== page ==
This semester, we are offering two section formats: regular sections and the mega section. Both are designed to help students learn the course material equally well. You can choose which format you want. It is possible to change formats at certain points during the course that will be announced.

Regular Section

Regular Sections meet four times a week with their section TA. Labs are Monday & Wednesday and Discussions are Tuesday & Thursday. Attendance is required for students enrolled in a Regular Section.

Mega Section

Mega section does not meet on a weekly basis. There will be videos released each week that cover the discussion topics. Mega section may meet at certain points throughout the semester (on Zoom) but attendance will be optional.

Students in the mega section must complete and submit the weekly lab assignment but are not expected to come to lab. You are welcome to ask questions about lab assignments during course office hours. If you need more support than that, you should switch to the regular section.

All students in mega will automatically receive full discussion credit. It is up to the mega section students to keep up with weekly videos and discussion worksheets as they see fit.

Any Zoom-based mega section meetings will be webcast and recorded.

Choosing a Section Format

Mega section is only recommended for students with considerable prior programming experience who are confident that they can succeed in the course without the support of in-person section.

Both options are meant to be great. Mega section is designed to appeal to students who learn well from watching videos, working independently, and coming to drop-in office hours when they need help. But the smaller format of regular sections has clear advantages for students who wish to work with others and get to know the course staff. Most students choose regular section.

Office Hours

Office hours are drop-in tutoring sessions in which you can ask questions about the material, receive guidance on assignments, and work with peers and course staff in a small group setting. See the office hour schedule and come by.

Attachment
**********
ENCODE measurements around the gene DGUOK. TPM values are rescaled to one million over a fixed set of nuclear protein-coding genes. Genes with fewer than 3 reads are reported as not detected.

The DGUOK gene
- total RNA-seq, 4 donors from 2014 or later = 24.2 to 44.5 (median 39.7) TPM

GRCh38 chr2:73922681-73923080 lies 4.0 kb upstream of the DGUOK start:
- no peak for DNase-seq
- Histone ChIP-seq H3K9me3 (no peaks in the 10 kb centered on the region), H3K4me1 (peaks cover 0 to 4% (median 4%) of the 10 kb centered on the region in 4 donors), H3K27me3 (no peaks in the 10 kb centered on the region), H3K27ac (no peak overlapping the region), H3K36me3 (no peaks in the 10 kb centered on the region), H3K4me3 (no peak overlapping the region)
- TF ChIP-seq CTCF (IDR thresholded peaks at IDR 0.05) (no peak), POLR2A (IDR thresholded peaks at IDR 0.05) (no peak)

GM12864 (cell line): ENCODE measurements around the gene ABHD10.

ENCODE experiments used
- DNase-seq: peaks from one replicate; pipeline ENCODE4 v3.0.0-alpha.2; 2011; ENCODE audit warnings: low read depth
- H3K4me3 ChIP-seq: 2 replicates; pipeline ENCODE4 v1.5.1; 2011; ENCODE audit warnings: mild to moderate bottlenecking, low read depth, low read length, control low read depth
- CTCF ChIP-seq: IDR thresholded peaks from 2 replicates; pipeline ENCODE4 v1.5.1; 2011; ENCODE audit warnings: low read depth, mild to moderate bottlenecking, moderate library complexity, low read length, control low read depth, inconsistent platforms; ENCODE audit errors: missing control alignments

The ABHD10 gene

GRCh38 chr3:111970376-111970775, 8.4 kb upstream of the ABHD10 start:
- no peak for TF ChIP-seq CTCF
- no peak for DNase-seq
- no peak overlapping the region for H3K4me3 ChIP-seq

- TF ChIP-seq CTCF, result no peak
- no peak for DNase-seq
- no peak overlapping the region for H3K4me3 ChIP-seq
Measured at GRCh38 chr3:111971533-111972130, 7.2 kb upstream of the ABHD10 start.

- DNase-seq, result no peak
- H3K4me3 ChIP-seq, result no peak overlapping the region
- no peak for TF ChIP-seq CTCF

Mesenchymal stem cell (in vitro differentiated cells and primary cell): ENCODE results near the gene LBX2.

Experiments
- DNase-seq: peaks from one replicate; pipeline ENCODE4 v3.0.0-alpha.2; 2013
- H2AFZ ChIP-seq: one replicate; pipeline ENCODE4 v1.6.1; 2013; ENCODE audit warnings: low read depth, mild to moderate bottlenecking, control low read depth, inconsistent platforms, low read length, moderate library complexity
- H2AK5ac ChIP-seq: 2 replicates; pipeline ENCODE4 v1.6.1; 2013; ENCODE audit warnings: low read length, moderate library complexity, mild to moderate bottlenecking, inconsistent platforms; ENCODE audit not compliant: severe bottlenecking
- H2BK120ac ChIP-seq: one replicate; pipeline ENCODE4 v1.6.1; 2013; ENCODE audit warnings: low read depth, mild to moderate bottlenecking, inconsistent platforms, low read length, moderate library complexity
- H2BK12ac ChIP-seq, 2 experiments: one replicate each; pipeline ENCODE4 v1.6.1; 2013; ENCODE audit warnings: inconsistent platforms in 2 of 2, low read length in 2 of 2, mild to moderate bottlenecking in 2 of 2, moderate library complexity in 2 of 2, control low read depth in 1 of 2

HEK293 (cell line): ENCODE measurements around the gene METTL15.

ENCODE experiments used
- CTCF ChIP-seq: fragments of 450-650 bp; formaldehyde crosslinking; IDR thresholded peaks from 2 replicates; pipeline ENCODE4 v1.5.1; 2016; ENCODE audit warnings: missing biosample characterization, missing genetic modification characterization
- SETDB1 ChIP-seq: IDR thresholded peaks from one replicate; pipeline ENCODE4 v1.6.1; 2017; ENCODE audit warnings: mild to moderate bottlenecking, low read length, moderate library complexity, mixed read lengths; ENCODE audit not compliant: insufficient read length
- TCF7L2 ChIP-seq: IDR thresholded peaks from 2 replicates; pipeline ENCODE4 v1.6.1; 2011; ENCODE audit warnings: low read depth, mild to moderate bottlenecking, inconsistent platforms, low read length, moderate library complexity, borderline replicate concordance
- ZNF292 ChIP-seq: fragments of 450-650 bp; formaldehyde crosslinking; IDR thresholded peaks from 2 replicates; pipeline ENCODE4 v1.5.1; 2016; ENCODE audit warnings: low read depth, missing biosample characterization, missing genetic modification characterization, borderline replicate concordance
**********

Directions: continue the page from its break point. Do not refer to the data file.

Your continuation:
In addition to programming-based lab assignments, there are programming-based homework assignments and projects.


Weekly homework assignments let you apply the concepts learned in lecture and section to more challenging problems. Homeworks will typically be released on Fridays and be due the following Thursday.

Partial Credit

Homework is scored out of 2 points, and every incorrect question reduces your score by 1 point.


Projects are larger assignments intended to combine ideas from the course in interesting ways.

You are allowed and encouraged to pair program with a partner. Make sure to alternate roles so that both of you understand the complete results. You may also work alone on all projects, although partners are recommended.

Projects are graded on correctness, with points earned for each problem successfully completed.


There will be two exams:

  • The Midterm will be held 6-8pm on Thursday 7/11
  • The Final will be held 7-10pm on Thursday 8/8

Exams will be taken on paper on campus in designated exam rooms. There will be no remote exams this summer.